Contributor: Vince Christy, NCG Business Coach
In our businesses and in our lives, it’s important not to miss an opportunity to learn something new. Education never stops, whether it is for personal growth, to evolve as business leaders, or to reinforce knowledge we already have. The author Stephen Covey refers to this as “Sharpening the Saw”. This means taking time out every day, 30 minutes to an hour, to fine tune our ability to work smarter and not harder, improve our emotional intelligence, or become a better communicator. Cultivating your perspective doesn’t need to come from just “business books”. The best leaders in the world have quite diverse reading lists.
Whether it be The Great Gatsby or Clifford the Big Red Dog, a deeper meaning can be acquired through the lens of a Book Club. Book Clubs provide numerous benefits to “Sharpening the Saw” of personal development. When the powwow date to discuss a book is fast approaching, “I’ll read it later” is no longer an option. In this way it forces accountability and prevents procrastination.
When people come together, it allows for a deeper understanding of the content through diverse perspectives. Sometimes looking at information through our eyes only can leave blind spots in areas that we may have thought were boring or unimportant. A healthy banter at a Book Club can challenge privately held conclusions that may have been incorrect. A person’s judgement on a book’s content is exactly that. It’s personal. It meant something to us in the way we interpreted it. Hearing others’ personal interpretations on the same content can give us a deeper understanding overall. Sharing ideas in a public forum can also build courage to share our ideas professionally in the future. Healthy collaboration is a key to success in all aspects of life. As the saying goes, “No one is an island.”
As for Nolan Consulting Group’s Book Club, we’ve met pretty consistently since the Winter of 2020. Our team of coaches and staff reads a new book and then we have monthly discussion on our takeaways, highlights and perspectives. We’ve shared a peek into our group discussions before when we released some highlights on our podcast discussing First Break All the Rules by Marcus Buckingham. Some others that have made the list include Rocketfuel by Gino Wickman & Mark Winters, Profit First by Mike Michalowicz, and The Secret by Ken Blanchard & Mark Miller, all of which are fantastic reads.
Our most recent book of the month was The Dichotomy of Leadership by Jocko Willink and Leif Babin. In it, Jocko and Leif use instances from their military experience and consulting firm to help business leaders comprehend the push/pull in leadership and how to come to grips with the natural contradictions that occur in order to make the best choices. You can listen to some of our thoughts on the book in a recorded conversation on our Podcast Channel and also get a sense of the book’s message via some of the highlights and takeaways I personally captured below.
Dichotomy of Leadership is about the Balancing of Opposing Forces
# 1 ULTIMATE DICHOTOMY
Love your team without letting feelings stop you from doing what is necessary
- Knowing when is time to lead, when to follow
- Letting others lead and being receptive to new ideas allows your team members to grow
- It’s natural to let them fail in order for them to learn, but be present before it goes too far
# 2 OWN IT ALL, BUT EMPOWER OTHERS
Micromanaging VS Hands off Leadership: Establish a middle ground, come to an understanding of trust. Micromanaging is not necessary when trust in team is achieved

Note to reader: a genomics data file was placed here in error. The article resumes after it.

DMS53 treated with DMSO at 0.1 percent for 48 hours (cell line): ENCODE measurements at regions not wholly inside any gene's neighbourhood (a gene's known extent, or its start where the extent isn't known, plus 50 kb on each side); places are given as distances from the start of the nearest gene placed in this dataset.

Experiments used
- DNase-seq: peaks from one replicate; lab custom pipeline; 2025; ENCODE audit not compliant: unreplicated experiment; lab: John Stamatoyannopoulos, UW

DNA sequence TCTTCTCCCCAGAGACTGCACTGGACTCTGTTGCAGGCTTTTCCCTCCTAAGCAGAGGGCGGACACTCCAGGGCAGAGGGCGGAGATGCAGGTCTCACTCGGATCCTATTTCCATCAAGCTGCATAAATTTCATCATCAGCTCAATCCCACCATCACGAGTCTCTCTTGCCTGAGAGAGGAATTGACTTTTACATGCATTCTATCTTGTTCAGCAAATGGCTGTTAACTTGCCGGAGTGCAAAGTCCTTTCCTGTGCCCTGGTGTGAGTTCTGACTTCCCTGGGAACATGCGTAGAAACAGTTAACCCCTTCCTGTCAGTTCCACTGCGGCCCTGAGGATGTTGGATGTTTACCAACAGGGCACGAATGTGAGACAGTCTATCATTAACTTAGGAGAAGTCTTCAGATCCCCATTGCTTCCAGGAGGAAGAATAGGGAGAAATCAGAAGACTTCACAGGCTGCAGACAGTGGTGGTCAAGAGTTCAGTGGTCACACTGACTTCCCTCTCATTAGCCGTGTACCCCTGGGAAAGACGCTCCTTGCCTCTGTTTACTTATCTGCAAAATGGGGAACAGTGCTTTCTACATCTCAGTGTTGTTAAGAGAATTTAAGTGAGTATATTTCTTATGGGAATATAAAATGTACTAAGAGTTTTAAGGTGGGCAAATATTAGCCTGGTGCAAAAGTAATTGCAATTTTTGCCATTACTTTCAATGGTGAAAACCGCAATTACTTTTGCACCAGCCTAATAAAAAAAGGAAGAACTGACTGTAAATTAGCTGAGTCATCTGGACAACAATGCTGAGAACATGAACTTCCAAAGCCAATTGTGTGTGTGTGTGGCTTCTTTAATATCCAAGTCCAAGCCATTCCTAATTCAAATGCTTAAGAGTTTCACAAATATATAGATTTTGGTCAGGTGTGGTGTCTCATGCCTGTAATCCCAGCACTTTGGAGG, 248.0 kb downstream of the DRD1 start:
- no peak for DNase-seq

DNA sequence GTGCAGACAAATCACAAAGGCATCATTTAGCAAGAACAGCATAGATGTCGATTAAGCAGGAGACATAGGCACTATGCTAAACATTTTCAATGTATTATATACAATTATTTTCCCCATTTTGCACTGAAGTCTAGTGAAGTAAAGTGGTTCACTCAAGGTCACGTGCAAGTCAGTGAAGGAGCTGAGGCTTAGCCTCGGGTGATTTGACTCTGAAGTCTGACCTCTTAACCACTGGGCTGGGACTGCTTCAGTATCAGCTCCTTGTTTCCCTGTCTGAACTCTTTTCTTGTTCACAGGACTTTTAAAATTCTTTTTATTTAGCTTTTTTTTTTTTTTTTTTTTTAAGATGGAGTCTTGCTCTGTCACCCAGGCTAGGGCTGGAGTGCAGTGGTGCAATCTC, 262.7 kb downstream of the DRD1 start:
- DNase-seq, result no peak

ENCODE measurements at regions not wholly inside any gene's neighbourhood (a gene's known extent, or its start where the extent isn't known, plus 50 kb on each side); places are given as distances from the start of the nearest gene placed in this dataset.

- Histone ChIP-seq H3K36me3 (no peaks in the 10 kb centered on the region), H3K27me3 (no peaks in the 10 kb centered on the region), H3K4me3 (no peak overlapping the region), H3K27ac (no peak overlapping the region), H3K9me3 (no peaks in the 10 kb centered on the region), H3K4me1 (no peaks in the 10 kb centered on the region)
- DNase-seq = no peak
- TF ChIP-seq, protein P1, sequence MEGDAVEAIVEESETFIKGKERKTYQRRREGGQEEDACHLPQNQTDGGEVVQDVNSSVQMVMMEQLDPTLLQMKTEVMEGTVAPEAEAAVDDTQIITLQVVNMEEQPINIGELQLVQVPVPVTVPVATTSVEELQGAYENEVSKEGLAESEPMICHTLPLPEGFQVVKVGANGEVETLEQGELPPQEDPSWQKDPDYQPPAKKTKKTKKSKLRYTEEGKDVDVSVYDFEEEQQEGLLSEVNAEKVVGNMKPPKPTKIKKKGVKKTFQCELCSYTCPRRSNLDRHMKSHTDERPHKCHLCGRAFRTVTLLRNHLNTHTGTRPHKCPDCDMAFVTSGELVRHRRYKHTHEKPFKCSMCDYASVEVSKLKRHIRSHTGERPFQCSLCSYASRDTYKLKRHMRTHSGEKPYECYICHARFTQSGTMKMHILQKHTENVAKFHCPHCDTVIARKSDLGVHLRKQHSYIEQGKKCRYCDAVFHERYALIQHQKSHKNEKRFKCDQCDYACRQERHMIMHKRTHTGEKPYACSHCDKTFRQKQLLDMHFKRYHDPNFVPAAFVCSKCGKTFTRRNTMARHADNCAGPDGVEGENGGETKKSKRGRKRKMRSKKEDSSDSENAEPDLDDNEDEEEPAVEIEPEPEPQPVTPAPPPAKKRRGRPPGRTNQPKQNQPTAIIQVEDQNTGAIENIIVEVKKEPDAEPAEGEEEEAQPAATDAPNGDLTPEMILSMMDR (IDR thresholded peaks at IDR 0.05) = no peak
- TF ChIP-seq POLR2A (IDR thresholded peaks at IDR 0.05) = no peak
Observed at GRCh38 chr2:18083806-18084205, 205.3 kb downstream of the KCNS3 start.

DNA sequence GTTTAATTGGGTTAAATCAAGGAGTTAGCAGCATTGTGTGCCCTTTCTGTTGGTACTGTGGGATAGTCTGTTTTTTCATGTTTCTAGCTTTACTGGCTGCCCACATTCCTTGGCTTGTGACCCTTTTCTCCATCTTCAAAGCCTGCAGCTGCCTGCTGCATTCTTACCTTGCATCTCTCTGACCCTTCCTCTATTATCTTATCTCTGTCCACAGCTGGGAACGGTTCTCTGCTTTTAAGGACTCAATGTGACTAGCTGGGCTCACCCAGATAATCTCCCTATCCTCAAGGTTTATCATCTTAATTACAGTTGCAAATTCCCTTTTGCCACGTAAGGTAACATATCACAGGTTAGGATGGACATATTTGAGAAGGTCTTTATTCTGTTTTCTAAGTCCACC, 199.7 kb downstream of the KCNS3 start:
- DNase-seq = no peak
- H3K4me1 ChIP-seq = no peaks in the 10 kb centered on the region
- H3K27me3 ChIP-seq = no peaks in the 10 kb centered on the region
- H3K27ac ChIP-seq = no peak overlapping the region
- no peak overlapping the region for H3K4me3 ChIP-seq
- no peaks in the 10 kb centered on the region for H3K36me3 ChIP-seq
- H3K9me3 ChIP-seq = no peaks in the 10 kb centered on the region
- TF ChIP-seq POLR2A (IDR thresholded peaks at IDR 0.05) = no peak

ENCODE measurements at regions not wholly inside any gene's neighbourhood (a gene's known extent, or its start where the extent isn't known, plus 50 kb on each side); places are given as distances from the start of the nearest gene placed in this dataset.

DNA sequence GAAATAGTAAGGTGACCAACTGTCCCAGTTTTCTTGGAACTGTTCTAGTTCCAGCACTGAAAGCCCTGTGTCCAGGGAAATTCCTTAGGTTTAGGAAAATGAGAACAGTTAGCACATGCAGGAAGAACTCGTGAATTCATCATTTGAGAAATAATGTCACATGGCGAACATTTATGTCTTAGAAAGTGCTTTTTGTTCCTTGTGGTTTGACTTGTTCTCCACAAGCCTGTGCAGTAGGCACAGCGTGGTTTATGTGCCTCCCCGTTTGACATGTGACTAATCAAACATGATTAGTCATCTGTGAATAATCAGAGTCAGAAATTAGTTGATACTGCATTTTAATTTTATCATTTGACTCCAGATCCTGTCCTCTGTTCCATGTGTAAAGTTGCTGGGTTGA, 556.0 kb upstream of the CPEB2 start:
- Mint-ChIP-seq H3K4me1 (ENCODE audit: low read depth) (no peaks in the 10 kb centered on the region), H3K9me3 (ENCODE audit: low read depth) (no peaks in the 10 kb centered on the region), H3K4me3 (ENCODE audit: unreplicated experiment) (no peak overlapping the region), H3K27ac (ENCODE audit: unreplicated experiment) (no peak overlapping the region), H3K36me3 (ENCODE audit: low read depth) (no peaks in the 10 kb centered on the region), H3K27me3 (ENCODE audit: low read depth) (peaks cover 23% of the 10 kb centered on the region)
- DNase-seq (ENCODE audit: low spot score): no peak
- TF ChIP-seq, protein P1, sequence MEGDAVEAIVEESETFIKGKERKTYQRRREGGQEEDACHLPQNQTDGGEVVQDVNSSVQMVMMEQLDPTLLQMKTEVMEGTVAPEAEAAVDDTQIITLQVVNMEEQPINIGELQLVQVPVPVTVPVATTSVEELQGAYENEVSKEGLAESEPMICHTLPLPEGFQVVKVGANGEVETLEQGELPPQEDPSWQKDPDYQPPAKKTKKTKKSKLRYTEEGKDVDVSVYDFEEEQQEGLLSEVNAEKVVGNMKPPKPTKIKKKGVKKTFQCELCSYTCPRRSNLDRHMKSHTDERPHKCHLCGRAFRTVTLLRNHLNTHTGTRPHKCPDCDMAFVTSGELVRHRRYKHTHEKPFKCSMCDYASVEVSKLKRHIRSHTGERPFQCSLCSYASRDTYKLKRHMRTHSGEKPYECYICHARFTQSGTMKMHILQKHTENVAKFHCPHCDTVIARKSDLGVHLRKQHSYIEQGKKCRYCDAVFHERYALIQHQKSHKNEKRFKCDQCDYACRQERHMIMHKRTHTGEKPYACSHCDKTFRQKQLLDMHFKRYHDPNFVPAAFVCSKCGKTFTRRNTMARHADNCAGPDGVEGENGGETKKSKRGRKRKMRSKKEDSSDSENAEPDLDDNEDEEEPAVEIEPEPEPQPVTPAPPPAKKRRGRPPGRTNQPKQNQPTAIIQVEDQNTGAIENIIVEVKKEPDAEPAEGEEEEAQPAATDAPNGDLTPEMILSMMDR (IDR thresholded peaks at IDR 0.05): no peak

- Explain the Why: Teams buy-in when given reasons for purpose
- Building unity in direction is key
- Team designations and logos can help unify members
- When a decision is made, it’s now everyone’s decision
- Obsessing over details can cause detachment from the “big picture”
- Take time to stand back (detach) from daily tasks in order to focus on “big picture”
#3 WHEN TO MENTOR, WHEN TO FIRE
- The “General Patton style” of “listen or else” is usually met with resistance and won’t work long term
- Explain the why again, take ownership and adjust when needed
- Training must be repetitive. Training is only as effective as the person who is giving it.
- Fire an employee as a last resort, only after additional coaching has been given. If they are still a detriment to the team after additional coaching, time to terminate.
#4 AGGRESSIVE, NOT RECKLESS
Being disciplined means sticking to values, but maintaining flexibility.
- Aggression must be slowed by analysis and logic. What is the risk vs reward for moving quickly?
- Being aggressive is needed but be sure to have a contingency plan if it fails
- Don’t be too rigid. Acting like machines will be counterproductive for everyone, including clients & customers.
#5 PLAN, BUT DON’T OVER-PLAN
- Too much prep/structure can “weigh you down”
- Can’t plan for every possible scenario. Attempting to do so will result in over-planning and be a detriment overall
#6 HUMBLE, NOT PASSIVE
- No single person knows everything. Being humble enough to know this is critical
- Humbleness does not mean passiveness. Having the conviction to be assertive when needed is also needed
- Being too passive will allow problems to escalate
- Be careful not to overcorrect when issues are found
With that being the SHORT list of takeways and notes on opposing forces, we would highly recommend that you pick up your own copy of Dichotomy of Leadership and take the time to give it a read, it is full of applicable lessons and wisdom that can be implemented into your organization and your leadership behaviors.
Ready for more? Check out our recommend list of reading on our website and the Out of the Hourglass Podcasts for snippets of our book club meetings and other impactful conversations. Next up on our list: The Coaching Habit Michael Bungay Stanier!
All the best,